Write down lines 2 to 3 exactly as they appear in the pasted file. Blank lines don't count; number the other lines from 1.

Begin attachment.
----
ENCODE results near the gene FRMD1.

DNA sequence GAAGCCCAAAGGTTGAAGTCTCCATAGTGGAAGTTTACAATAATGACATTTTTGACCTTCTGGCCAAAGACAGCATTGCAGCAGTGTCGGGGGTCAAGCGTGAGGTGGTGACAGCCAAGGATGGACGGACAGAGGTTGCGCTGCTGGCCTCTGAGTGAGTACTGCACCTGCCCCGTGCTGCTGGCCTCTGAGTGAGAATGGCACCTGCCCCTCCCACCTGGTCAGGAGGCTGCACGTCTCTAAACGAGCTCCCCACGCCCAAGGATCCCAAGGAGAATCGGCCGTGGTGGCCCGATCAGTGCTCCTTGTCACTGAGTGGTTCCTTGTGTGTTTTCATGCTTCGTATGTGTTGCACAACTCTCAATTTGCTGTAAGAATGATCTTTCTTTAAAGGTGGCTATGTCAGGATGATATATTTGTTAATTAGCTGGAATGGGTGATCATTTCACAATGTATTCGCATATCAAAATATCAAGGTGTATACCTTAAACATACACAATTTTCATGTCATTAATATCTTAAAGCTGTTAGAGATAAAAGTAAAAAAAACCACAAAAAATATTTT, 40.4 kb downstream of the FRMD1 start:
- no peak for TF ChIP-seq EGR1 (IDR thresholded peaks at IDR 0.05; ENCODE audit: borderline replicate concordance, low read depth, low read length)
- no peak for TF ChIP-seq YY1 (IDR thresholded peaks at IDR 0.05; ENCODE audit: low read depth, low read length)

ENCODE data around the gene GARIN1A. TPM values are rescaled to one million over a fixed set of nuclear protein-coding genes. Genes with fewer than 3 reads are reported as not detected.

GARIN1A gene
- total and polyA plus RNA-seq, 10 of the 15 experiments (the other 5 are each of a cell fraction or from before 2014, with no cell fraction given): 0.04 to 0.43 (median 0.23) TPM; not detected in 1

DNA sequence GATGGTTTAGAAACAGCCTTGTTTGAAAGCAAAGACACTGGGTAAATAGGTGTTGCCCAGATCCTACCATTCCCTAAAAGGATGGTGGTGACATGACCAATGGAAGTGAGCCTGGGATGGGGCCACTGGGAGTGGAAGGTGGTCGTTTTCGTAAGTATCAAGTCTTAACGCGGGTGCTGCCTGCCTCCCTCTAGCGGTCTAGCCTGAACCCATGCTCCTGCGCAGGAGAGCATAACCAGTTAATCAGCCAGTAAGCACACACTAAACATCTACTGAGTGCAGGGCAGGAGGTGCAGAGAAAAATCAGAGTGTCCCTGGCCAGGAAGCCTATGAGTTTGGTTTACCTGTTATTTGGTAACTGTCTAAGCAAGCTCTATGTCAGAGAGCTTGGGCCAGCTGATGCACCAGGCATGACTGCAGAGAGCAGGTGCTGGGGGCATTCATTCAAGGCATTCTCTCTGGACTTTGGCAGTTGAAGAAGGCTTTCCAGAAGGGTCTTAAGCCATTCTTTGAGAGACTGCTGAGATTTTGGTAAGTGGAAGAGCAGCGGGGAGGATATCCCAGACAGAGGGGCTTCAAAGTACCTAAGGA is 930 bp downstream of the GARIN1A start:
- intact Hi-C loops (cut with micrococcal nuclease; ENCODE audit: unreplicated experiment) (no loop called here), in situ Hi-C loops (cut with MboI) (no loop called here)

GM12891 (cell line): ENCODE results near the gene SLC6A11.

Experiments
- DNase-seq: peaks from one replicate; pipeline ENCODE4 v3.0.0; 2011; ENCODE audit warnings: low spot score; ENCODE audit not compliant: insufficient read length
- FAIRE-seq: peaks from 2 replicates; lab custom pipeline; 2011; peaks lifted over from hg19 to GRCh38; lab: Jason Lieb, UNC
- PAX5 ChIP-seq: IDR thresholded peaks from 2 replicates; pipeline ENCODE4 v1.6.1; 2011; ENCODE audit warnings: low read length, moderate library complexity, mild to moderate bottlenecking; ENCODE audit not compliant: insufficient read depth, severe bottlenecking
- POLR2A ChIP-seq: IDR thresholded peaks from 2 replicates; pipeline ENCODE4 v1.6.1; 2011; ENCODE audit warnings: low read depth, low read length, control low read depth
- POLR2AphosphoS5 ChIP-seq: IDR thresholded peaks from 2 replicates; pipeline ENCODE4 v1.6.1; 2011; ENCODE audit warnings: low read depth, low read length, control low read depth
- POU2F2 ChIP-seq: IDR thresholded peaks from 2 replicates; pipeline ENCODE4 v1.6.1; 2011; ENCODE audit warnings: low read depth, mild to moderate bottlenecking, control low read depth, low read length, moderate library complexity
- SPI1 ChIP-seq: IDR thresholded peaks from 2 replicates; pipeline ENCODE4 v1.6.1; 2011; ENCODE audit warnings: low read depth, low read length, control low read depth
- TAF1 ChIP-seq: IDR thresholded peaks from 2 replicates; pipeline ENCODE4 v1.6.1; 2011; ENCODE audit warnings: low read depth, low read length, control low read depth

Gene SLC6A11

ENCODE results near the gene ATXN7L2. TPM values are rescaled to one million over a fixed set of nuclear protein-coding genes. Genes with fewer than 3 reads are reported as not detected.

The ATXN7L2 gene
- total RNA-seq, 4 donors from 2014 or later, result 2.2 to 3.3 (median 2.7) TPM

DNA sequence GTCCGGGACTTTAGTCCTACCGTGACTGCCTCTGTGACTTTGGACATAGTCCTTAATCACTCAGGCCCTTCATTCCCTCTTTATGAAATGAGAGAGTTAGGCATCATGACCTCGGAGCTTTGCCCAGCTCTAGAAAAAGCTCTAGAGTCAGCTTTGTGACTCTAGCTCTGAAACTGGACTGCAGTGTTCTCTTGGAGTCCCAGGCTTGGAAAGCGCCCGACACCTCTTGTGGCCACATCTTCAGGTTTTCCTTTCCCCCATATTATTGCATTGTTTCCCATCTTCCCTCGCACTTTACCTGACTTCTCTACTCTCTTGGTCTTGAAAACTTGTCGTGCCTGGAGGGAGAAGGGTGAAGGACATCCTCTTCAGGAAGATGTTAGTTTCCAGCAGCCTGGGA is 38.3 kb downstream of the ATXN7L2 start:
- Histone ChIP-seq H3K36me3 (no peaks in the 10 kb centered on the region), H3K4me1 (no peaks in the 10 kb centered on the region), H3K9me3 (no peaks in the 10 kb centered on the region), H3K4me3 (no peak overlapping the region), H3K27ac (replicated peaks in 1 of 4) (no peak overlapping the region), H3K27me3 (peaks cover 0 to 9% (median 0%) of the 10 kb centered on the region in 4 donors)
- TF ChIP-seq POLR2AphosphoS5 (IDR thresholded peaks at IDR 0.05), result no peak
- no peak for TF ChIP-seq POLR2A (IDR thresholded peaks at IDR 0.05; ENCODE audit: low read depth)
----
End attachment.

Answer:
DNA sequence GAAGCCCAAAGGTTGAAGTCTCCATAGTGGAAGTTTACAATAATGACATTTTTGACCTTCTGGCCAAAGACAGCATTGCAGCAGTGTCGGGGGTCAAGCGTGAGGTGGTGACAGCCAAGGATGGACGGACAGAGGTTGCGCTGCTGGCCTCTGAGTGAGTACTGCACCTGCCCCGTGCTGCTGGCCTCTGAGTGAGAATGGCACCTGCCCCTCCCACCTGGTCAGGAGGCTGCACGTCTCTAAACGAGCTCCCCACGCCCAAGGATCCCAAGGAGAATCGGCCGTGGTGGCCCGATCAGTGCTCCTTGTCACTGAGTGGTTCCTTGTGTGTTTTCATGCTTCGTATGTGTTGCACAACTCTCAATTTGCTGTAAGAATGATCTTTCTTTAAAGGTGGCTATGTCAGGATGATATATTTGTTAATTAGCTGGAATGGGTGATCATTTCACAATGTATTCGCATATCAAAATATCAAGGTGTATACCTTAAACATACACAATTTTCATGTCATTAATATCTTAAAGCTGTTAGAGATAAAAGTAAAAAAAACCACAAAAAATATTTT, 40.4 kb downstream of the FRMD1 start:
- no peak for TF ChIP-seq EGR1 (IDR thresholded peaks at IDR 0.05; ENCODE audit: borderline replicate concordance, low read depth, low read length)